In Smith’s (Alive! Not Dead, 2014) thriller, a man is caught in an adult version of hide-and-seek, complete with rifle-toting players who’ll kill to stay alive.
Brad Jeffries signed up for Game Corp’s infamous competition to win the $10,000 prize. Though the game’s Head Leader has become a celebrity with frequent interviews and best-selling self-help books, no one’s ever seen actual game footage. Nevertheless, a bus transports Brad and 19 other players to an undisclosed neighborhood in Atlanta, where they learn the rules: each round has one seeker, who can take out hiders by shooting them dead with a rifle. Leaders are likewise available to remove players from the game—i.e., by killing them or having them killed—for violating rules, like trying to leave before the game is finished. Brad wants to expose the mysterious game, but now with a promise of a billion dollars for the winner, he may have to spill blood just to avoid losing. Stories such as this have developed their own subgenre, but Smith is fortunately aware of the plot’s familiarity. He wastes no time and dives into the short novel with gusto, opening immediately with Game Corp transporting players. Danger is quickly evident: leaders provide an apt display of how players are “taken from the game” (the game starts with fewer than the initial 20 contestants). Brad’s internal debates consist of questions readers will be asking themselves: the validity of the billion-dollar award, or the possibility of one or more of the players being Game Corp plants. Players are designated by numbers, so most don’t have genuine names, but that doesn’t diminish their impact. For example, Brad never learns the real name of his most formidable (and terrifying) opponent. Never-ending game play also helps maintain a speedy tempo; even brief moments of downtime are intense, because the Head Leader adds new rules whenever he sees fit. Brad’s natural progression into a bloodthirsty competitor, however, is perhaps the story’s most disconcerting aspect. Smith falters only with the ending, which feels rushed. But there’s definite resolution because—for better or worse—the game’s over.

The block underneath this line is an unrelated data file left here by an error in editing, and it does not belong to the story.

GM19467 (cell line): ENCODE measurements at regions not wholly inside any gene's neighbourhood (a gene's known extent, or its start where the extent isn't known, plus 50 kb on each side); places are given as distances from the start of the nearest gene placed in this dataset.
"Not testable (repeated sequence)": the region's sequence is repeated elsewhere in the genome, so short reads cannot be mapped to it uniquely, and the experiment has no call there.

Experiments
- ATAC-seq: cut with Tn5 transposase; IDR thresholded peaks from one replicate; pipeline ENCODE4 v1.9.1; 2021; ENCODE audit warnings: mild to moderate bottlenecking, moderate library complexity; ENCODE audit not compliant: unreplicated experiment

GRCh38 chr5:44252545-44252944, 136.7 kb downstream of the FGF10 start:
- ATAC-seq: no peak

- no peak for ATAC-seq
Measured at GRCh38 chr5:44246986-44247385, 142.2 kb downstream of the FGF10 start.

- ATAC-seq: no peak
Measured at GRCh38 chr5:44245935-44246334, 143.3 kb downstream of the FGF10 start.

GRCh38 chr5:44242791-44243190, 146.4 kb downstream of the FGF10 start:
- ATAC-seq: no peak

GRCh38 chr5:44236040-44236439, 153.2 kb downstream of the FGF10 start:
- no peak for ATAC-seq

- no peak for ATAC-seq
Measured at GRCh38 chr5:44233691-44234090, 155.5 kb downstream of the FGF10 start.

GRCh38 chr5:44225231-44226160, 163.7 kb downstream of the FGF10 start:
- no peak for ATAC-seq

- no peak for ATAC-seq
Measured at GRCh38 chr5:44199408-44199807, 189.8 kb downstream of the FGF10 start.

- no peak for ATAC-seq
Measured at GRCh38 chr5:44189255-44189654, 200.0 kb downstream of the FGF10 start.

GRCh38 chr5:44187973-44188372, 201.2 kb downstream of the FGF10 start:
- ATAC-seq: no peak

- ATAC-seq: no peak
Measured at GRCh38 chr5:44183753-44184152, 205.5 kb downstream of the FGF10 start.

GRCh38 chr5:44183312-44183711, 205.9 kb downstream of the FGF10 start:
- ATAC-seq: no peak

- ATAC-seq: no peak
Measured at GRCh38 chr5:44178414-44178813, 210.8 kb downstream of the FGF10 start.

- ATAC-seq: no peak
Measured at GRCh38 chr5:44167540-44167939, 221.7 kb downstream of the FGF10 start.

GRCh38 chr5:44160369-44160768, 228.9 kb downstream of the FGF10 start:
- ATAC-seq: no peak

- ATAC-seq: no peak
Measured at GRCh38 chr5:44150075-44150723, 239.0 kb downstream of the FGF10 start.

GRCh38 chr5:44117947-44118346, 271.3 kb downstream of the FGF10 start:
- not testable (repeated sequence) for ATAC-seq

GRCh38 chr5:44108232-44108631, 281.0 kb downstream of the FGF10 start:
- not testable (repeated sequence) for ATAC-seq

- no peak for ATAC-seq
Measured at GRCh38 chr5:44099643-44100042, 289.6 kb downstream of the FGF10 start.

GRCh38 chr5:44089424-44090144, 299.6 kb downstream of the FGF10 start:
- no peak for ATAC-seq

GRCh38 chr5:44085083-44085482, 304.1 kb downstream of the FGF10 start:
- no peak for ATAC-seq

Fast, incisive, and audaciously entertaining. Readers may have seen it before, but they’ll likely enjoy it this time around.